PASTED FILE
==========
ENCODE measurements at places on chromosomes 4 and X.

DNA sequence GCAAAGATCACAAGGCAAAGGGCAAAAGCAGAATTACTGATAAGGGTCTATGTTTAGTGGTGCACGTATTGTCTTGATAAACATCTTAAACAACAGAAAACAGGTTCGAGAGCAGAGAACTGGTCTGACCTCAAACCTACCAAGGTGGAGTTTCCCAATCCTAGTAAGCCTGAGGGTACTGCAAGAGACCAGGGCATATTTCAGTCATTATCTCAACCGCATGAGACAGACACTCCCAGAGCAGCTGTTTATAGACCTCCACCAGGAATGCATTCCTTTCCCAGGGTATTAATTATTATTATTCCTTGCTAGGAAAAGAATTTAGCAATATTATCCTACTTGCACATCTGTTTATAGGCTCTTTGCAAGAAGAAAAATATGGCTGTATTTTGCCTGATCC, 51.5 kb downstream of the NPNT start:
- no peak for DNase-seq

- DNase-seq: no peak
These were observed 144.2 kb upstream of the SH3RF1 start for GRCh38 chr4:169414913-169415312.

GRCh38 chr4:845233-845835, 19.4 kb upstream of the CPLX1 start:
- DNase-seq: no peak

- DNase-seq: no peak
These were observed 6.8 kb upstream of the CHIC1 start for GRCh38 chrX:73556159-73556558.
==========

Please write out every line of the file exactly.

ENCODE measurements at places on chromosomes 4 and X.

DNA sequence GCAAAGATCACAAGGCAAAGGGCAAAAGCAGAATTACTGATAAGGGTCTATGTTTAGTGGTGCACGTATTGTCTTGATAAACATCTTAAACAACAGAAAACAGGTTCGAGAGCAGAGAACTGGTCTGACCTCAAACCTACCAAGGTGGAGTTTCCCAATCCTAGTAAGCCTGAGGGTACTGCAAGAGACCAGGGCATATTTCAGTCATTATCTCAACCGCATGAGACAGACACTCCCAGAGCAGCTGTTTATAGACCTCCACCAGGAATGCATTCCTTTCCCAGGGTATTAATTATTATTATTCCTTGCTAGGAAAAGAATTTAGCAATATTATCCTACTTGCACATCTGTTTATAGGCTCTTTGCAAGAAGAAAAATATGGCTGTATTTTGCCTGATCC, 51.5 kb downstream of the NPNT start:
- no peak for DNase-seq

- DNase-seq: no peak
These were observed 144.2 kb upstream of the SH3RF1 start for GRCh38 chr4:169414913-169415312.

GRCh38 chr4:845233-845835, 19.4 kb upstream of the CPLX1 start:
- DNase-seq: no peak

- DNase-seq: no peak
These were observed 6.8 kb upstream of the CHIC1 start for GRCh38 chrX:73556159-73556558.